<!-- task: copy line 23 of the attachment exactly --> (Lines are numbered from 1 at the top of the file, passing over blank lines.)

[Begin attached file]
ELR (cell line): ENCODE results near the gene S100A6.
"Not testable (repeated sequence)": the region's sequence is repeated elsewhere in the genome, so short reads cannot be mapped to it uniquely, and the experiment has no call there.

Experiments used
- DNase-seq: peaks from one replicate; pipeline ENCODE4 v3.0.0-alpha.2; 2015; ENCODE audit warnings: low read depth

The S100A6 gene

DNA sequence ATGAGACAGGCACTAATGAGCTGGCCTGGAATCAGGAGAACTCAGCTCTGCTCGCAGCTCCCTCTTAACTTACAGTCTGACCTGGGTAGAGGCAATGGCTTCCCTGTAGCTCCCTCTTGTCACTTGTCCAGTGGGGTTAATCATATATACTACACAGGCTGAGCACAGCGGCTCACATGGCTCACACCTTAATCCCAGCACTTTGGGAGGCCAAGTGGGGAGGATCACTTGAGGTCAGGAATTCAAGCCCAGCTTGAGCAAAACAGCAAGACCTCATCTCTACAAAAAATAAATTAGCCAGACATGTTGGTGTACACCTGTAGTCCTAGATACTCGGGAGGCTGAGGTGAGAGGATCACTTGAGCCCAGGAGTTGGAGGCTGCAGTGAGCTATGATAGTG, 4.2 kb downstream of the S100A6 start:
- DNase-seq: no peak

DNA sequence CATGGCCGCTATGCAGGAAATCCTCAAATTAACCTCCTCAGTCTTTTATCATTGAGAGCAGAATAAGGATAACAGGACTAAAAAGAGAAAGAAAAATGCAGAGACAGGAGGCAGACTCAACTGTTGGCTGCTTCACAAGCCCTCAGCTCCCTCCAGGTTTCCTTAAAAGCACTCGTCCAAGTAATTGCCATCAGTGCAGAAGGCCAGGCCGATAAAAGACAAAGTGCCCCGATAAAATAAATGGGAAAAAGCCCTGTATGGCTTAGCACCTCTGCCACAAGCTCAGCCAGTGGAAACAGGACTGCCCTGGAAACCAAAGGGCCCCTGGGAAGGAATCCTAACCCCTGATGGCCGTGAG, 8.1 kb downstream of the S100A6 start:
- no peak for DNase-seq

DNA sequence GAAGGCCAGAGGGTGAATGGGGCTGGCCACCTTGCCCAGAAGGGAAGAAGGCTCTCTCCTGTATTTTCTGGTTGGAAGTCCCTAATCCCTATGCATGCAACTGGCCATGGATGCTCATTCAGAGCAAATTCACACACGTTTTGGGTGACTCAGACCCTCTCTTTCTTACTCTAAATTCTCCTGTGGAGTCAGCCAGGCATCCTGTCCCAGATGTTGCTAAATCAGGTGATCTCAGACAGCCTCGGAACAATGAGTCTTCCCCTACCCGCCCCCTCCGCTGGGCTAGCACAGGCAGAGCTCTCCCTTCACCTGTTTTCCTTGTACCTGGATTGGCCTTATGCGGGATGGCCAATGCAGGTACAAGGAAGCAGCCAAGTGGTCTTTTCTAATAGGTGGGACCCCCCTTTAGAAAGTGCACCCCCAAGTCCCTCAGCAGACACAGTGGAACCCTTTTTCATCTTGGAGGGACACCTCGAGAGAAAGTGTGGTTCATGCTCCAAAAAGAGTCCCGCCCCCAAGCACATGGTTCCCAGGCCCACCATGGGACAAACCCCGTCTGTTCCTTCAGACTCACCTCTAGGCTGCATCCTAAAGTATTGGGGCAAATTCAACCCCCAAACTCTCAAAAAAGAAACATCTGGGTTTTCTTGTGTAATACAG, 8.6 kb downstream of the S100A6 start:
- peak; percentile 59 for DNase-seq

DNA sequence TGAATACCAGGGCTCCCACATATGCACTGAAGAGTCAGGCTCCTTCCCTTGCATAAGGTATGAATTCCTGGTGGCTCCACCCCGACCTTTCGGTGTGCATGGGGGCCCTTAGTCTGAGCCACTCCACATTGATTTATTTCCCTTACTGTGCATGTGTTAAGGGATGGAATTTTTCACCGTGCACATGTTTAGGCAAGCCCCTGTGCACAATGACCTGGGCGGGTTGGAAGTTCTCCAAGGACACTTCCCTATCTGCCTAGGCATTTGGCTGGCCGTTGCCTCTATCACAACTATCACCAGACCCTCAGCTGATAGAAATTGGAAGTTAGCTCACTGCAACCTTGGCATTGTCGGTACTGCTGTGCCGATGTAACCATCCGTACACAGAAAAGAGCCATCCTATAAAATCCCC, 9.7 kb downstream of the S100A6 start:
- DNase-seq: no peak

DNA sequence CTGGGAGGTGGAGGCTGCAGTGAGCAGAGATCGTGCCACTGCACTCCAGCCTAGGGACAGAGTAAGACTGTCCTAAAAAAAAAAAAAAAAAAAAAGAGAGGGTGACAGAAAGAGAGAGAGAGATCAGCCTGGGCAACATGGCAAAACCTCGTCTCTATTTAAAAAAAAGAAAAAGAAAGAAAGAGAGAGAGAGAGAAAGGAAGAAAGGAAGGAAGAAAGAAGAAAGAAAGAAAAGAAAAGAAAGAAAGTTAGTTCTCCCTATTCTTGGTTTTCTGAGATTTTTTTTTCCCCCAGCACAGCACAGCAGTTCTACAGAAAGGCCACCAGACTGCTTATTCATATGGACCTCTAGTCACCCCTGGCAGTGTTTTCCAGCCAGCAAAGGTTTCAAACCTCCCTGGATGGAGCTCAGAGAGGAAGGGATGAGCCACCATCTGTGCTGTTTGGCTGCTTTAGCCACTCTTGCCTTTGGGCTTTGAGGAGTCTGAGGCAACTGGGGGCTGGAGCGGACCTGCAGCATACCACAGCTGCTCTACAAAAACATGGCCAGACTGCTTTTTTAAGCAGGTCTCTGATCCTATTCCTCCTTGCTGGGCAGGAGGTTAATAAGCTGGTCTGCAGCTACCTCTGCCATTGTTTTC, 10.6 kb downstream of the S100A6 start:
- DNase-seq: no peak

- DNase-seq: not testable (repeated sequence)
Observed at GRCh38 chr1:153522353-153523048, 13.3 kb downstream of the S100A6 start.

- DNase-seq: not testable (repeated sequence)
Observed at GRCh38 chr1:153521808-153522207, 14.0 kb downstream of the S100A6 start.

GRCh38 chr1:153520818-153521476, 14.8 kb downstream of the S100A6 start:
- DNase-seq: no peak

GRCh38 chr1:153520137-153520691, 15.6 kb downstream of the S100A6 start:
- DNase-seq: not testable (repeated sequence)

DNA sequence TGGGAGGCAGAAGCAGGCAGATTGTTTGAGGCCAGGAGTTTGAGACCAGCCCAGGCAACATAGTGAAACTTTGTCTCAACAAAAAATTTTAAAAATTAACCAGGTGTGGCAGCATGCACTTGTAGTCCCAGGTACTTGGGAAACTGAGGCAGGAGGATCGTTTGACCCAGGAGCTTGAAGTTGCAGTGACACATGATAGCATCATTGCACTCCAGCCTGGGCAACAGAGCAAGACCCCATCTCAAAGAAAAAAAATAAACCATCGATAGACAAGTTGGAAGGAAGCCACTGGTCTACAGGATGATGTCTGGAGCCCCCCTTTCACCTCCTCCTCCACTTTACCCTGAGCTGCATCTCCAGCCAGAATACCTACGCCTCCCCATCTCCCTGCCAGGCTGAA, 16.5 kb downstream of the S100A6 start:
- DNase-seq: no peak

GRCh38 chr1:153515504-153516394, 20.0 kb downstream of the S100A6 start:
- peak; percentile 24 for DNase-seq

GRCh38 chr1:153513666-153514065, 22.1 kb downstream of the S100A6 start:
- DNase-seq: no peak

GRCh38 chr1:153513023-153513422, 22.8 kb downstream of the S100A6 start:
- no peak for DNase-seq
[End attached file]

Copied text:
- DNase-seq: not testable (repeated sequence)